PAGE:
In Marsabit we stayed at a Swiss guy called Henry's place. I am not quite sure what he does in Kenya but he bakes good bread. The camp spot was lovely but it was very windy.

As we drew closer to Isiolo we had really had enough of this bloodyroad. Mandy and Jacques were storming ahead in there Toyota Land Cruiser which doesn't rattle as much as our 24 yr old Landy and we were both getting incredibly frustrated by the slow speed at which we had to travel. About 20 miles out of Isiolo we suddenly saw workmen, building a new road. Although it was no where near complete they had set p a detour off the main track which was uncorrugated, smooth and sandy. It was a welcome releif after miles of juddering and we happily sped off through the sand for the last few miles to tarmac.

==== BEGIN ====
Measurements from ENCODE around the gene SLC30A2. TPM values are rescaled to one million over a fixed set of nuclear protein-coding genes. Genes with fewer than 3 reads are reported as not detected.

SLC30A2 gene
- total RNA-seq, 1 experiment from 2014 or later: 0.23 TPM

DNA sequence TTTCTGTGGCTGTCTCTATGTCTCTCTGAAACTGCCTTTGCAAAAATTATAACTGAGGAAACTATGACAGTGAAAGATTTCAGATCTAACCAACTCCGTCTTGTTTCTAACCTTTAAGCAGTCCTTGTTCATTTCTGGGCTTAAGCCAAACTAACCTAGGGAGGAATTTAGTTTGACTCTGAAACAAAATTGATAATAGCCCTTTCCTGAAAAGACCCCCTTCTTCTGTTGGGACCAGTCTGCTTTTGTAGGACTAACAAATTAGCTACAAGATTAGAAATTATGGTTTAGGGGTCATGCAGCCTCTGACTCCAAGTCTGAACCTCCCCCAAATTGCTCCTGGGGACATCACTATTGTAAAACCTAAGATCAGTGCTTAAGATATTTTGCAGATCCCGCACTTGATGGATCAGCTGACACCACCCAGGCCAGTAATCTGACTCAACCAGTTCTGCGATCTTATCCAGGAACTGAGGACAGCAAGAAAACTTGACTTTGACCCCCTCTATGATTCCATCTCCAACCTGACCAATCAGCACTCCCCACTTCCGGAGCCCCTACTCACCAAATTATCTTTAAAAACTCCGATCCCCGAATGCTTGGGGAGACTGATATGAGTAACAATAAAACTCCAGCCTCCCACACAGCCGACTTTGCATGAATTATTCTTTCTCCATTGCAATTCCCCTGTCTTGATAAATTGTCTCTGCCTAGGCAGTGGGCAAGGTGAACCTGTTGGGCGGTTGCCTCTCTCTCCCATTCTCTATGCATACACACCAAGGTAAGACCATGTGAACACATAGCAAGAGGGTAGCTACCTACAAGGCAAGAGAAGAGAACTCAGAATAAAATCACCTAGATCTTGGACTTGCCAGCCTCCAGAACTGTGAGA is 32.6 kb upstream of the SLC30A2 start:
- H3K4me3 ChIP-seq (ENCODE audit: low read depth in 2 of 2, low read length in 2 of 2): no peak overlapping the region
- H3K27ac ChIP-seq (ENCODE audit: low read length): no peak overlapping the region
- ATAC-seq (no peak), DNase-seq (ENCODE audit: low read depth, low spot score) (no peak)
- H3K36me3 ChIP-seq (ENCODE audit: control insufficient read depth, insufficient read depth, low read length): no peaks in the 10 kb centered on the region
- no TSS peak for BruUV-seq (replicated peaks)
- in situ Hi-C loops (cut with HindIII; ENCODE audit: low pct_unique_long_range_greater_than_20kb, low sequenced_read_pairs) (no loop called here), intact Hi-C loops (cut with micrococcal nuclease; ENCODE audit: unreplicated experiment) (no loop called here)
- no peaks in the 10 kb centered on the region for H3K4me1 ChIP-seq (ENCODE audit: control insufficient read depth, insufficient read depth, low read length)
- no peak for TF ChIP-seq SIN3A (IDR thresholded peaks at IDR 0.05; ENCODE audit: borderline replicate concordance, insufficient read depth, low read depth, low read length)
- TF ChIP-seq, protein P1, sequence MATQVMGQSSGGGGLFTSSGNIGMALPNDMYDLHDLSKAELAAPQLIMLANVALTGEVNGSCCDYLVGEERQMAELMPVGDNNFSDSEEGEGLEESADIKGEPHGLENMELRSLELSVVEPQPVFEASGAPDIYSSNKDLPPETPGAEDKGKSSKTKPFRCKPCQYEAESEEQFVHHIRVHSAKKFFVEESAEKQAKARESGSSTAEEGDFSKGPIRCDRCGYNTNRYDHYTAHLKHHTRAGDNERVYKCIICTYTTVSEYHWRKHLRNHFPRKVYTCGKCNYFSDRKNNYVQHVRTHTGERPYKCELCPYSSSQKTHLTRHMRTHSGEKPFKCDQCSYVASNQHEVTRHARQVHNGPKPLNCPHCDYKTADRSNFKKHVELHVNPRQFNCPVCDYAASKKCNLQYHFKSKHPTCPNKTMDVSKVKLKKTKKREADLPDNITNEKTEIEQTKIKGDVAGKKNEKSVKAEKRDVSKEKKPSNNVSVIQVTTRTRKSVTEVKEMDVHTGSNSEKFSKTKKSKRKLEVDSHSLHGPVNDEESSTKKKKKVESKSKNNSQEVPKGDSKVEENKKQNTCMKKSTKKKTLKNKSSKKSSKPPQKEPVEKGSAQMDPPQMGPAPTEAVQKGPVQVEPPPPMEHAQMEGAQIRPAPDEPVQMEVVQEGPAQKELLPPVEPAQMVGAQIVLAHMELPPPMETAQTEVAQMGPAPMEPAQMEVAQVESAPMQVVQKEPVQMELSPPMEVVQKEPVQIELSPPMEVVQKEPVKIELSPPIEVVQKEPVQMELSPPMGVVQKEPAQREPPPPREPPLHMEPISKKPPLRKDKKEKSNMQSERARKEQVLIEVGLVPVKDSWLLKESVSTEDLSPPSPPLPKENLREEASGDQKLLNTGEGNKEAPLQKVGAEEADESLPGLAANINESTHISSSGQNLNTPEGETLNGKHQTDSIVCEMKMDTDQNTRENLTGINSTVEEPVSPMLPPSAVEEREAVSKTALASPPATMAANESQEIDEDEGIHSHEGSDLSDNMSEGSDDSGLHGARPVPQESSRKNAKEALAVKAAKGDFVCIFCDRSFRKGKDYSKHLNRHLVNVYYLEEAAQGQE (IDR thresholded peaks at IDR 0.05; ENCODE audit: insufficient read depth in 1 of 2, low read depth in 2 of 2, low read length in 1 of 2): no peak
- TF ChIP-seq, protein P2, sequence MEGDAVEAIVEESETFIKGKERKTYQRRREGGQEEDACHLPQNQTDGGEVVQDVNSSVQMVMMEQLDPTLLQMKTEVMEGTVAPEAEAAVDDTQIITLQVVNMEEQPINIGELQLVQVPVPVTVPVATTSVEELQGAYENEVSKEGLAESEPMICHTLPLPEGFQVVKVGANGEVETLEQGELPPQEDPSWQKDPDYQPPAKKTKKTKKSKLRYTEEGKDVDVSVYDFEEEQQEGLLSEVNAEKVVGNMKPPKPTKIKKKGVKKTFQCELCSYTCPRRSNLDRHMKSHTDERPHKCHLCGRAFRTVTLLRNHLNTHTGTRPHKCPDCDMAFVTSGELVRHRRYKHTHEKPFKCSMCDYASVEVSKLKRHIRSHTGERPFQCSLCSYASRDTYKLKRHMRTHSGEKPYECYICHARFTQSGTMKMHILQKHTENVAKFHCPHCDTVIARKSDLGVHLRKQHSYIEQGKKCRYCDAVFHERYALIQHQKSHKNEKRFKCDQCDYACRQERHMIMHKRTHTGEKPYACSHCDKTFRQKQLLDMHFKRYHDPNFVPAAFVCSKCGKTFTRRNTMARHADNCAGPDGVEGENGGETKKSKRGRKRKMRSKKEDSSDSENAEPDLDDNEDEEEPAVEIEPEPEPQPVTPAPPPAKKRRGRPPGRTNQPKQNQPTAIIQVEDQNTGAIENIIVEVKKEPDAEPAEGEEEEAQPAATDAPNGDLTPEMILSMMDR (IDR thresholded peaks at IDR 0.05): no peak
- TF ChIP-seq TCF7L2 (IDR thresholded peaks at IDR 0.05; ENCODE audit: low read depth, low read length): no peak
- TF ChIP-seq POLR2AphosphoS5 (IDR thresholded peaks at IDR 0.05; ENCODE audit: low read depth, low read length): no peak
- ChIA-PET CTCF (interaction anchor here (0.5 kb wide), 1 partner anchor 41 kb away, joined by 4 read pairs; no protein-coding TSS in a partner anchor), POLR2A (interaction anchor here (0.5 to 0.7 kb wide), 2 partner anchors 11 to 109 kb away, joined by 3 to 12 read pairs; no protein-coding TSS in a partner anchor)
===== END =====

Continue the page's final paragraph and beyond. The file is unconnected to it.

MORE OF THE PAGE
In Isiolo we breathed a sigh of relief and Alex and I set out to buy a nice cold coke. We stopped at a small shack and as the old Kenyan woman took our shillings she remarked, 'you white people are dangerous!' Alex and I looked at each other and asked 'why' she retorted back 'you bring the H1N1 to Kenya!' although she didn't look too cross with us personally we still quickly drank our cokes and hurried back to camp. We later discovered that 34 Brits were being kept in Isolation in Kisumu (which was on our route to the Ugandan border) after an outbreak of H1N1. We also read in the same article that all cases so far in Africa barr one have been 'imported' = white cases. We later decided that if Kisumu was having a bit of a swine flu problem perhaps we best take another route to the border to avoid any unnecersary hassle. We detoured instead to the border via Eldoret.